Rather than learn what his obligations were, the pilot decided to rely on the software provided by DJI to tell him whether it was legal for him to fly there.  Unfortunately, “the TFR airspace awareness functionality in the DJI app (GEO) was not active at the time of the incident . . . .”  The NTSB also noted that, even if the functionality had been active, the pilot’s tablet did not have a cellular connection, and as a result, probably would not have gotten the TFR information prior to flight.

As detailed by the NTSB:

During August 2017, an issue was identified with the GEO function that inadvertently and intermittently rendered the self-unlock feature for certain TFRs ineffective for some users. After a significant number of complaints about the problem, DJI decided to temporarily disable the TFR functionality in GEO until the feature was investigated and confirmed to be working properly. Therefore, at the time of the incident, no TFR information was available in GEO. Since GEO is meant to be an advisory system to pilots, DJI decided it was better to disable this feature until the problem could be corrected to enable authorized users to support recovery efforts and other authorized missions across the country, including firefighting response and demonstrations at air shows. There was no notice or advisory to users that this advisory function had been disabled. The TFR functionality in GEO was restored in October 2017.

The most important point of this entire incident is that the Phantom pilot was not legally operating as a hobbyist flying a model aircraft.  Pursuant to 14 C.F.R. § 101.41(b), all hobbyists must operate in “accordance with a community-based set of safety guidelines and within the programming of a nationwide community-based organization.”  If the pilot had been flying in accordance with, for example, the Academy of Model Aeronautics safety code, he would have known what his obligations were with regard to airspace and best practices. He also would have known that, regardless of whether the DJI GEO app was working, he had an obligation to verify whether there were active TFRs prior to flight.  The question now is whether the FAA will pursue a high profile enforcement action against the pilot to help publicize the obligations on all sUAS operators.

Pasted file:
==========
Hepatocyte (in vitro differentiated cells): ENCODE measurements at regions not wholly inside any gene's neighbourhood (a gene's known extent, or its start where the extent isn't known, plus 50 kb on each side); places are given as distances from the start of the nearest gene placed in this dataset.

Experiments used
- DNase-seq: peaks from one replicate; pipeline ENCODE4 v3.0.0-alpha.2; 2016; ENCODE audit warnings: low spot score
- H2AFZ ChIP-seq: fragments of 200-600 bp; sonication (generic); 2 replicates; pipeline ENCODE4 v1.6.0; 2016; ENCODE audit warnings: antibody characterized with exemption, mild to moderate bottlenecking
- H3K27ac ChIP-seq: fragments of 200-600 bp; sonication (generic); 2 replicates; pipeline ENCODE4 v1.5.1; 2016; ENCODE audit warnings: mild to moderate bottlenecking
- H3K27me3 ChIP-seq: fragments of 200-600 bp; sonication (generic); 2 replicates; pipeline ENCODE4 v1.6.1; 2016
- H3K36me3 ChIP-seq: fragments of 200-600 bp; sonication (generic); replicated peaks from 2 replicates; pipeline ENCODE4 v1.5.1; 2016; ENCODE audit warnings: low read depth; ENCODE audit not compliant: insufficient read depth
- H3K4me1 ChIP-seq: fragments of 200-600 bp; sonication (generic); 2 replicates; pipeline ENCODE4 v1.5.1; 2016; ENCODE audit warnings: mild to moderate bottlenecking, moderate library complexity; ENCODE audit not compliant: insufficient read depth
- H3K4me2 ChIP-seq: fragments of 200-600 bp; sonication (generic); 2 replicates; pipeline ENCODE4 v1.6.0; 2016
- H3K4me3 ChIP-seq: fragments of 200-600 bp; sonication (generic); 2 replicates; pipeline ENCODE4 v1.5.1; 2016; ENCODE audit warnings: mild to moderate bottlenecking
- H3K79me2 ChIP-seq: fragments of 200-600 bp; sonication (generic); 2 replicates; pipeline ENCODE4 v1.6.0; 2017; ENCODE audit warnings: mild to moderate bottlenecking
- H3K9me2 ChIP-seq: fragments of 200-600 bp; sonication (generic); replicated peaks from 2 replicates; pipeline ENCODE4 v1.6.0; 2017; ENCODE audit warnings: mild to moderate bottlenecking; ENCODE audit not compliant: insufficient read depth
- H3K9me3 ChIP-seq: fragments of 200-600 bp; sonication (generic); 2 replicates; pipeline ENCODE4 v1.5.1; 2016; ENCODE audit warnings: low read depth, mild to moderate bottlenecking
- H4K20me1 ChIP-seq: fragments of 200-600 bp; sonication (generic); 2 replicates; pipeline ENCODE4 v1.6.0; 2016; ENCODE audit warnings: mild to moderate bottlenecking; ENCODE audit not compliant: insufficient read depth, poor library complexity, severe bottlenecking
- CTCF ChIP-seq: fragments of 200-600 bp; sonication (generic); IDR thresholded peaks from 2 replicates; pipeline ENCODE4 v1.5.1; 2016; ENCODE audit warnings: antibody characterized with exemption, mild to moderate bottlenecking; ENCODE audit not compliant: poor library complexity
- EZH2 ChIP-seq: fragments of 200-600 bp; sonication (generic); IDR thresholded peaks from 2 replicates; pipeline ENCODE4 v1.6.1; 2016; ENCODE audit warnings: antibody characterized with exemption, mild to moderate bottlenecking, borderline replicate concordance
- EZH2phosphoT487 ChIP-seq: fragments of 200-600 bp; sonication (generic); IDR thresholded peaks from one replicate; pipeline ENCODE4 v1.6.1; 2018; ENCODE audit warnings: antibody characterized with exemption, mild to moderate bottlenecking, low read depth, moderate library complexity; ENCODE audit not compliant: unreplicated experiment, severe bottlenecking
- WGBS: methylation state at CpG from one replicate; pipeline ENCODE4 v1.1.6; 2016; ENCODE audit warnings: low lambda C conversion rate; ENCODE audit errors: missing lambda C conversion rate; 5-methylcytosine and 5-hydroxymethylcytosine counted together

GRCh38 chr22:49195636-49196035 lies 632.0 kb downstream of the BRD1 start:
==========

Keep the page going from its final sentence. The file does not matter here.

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NTSB Reauthorization– Part I

The U.S. Senate Committee on Commerce, Science, and Transportation completed work the week of December 4th,  on a legislative proposal to reauthorize the National Transportation Safety Board (NTSB). The last NTSB reauthorization was enacted in December 2006 and authorized NTSB appropriations through September 30, 2008 (Just to be clear, as long as a federal agency has current appropriations or other budget authority to operate, the lapse of authorization amounts does not impair its ability to continue operating).